SEMO Electric installs new 'smart' meter system

Wednesday, August 25, 2010
Brad Milam, systems engineer for the SEMO Electric Cooperative, looks at usage for a customer's home. More numbers and information are now available to the cooperative with the installation of smart meters. (Michelle Felter/Standard Democrat)

SIKESTON -- In an effort to increase its efficiency, SEMO Electric Cooperative has installed new smart meters for some 16,000 customers in the six counties it serves, the Sikeston Standard Democrat reported.

"These are just a great tool," said Brad Milam, systems engineer. "The main point about this system that's different is that it has a power-line carrier which sends us signals. The meters are pretty much the same. Now they just have a communication module."

Those signals -- also called pings -- will alert company officials if things aren't working right.

"For instance, if there is an outage, we can actually pinpoint where it starts," said Glen Cantrell, communications manager for SEMO Electric. "That helps us cut down on response time and is less time for our customers to be without power."

Cantrell said the pings are one of the biggest reasons the company decided to swap to the new system. However, there are other advantages, too.

"There is so much more information that can be gained from a smart system," he said. "It's giving us numbers that we have never seen before."

For instance, it compares usage not only month to month and year to year, but also hourly. That means that if a customer comes in complaining of a higher-than-usual bill, they are able to look at the usage chart. For instance, the usage may show a peak between 2 and 4 p.m. -- perhaps the time the homeowner usually does laundry -- and SEMO Electric can advise the individual do that task at a different time of day.

Although customers cannot currently monitor these usage trends themselves, Cantrell said the hope is that they will eventually be able to have that information available on their Internet accounts.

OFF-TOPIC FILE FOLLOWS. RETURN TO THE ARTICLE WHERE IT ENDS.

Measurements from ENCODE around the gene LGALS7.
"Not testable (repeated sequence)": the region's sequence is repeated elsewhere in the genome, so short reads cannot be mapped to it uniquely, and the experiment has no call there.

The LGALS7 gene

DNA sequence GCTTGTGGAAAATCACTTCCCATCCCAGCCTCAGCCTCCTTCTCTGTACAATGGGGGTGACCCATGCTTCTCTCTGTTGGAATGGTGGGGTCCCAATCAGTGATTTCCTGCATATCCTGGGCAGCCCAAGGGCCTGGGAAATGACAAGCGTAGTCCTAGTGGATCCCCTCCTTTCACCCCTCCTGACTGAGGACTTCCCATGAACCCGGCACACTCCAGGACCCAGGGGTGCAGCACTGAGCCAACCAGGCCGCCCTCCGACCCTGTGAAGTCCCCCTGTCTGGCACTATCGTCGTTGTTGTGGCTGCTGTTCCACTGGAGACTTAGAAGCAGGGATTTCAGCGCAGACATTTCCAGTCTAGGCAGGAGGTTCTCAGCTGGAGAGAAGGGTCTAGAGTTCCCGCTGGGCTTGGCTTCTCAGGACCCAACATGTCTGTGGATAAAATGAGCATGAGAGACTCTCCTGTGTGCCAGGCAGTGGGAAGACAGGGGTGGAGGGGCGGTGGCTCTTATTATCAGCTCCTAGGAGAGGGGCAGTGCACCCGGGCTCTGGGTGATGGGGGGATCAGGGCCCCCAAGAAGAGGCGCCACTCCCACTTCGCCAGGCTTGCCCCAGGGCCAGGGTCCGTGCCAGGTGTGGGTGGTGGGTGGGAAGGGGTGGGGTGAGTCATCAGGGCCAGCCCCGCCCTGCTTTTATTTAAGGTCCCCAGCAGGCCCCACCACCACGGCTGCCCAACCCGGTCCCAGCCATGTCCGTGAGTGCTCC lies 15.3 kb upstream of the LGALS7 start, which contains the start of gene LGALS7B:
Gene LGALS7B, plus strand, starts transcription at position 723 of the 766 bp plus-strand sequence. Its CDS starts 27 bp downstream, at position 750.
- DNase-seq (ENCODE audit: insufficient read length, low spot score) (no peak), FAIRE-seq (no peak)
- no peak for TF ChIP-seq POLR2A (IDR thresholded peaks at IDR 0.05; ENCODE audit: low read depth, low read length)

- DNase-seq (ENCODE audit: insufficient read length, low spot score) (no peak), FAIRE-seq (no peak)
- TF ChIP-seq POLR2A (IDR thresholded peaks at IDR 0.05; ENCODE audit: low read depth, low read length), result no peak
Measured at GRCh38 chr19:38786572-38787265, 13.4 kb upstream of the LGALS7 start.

Substation usage is also monitored. The company has already found the benefits of that tool by controlling irrigation in a particular area during certain times to keep peak usage down.

The peak usage number is so important because those recorded in June, July and August set the amount available -- which the company pays for in full -- for every month of the year, noted Milam.

Cantrell said that keeping down costs such as those are what is really driving the swap to the smart meters.

"Our co-op is not like other utilities because we are also owned by our members," he said. "We are trying to be more efficient as well as be better stewards of the co-op to save time and money for our members."

The meters will also cut down on costs by eliminating the need for the 10 contracted meter readers in the next few months, said Cantrell. He said that while there is a "large cost" to installing the meters upfront, they will likely pay for themselves within three to five years.

Installation of the meters began in September and wrapped up in April. Since then, Cantrell said meter readers have still been checking the usage.

"We're comparing notes against what the meter reader is saying and what the system is saying," said Cantrell. "Like any new system, we're still working out the bugs, and we're making sure everything is going to work OK."

According to Cantrell, the company hasn't heard any real feedback from customers yet. He expects that customers won't begin to see any real changes until meters are turned off from the office for delinquent accounts.

"With the current system, if someone is delinquent, we have to pull a lineman away from his normal duties, give him a list of the accounts and have him try to collect from each home (before we disconnect.) And when they reconnect, we have to send a lineman out," said Cantrell. "With the new system, at a certain time in the morning once a month, we will go in and just turn off all of those remotely."

Cantrell noted that mailers will still be sent out to those who face a shutoff. Also, on the day of the shutoff, the co-op's two office locations will have extended hours.

SEMO Electric is not the only electric company in Southeast Missouri to use these smart meters.

"We have had them since the mid-90s on most of our systems," said Mike Cleary, communications executive for AmerenUE. "It's not a totally perfect system, but for the most part it is reliable, and there has been a significant benefit over the years."

Cleary said customers see a big advantage when it comes to response time for outages. "There have been cases in which we've had the trucks rolling before we get a single call," he said.

In addition to reducing meter-reading costs, Cleary said the remote system is beneficial to customers when the weather is bad because the company has been able to do away with estimated readings.

Officials from the Sikeston Board of Municipal Utilities did not respond to a phone call regarding any plans for future upgrades.

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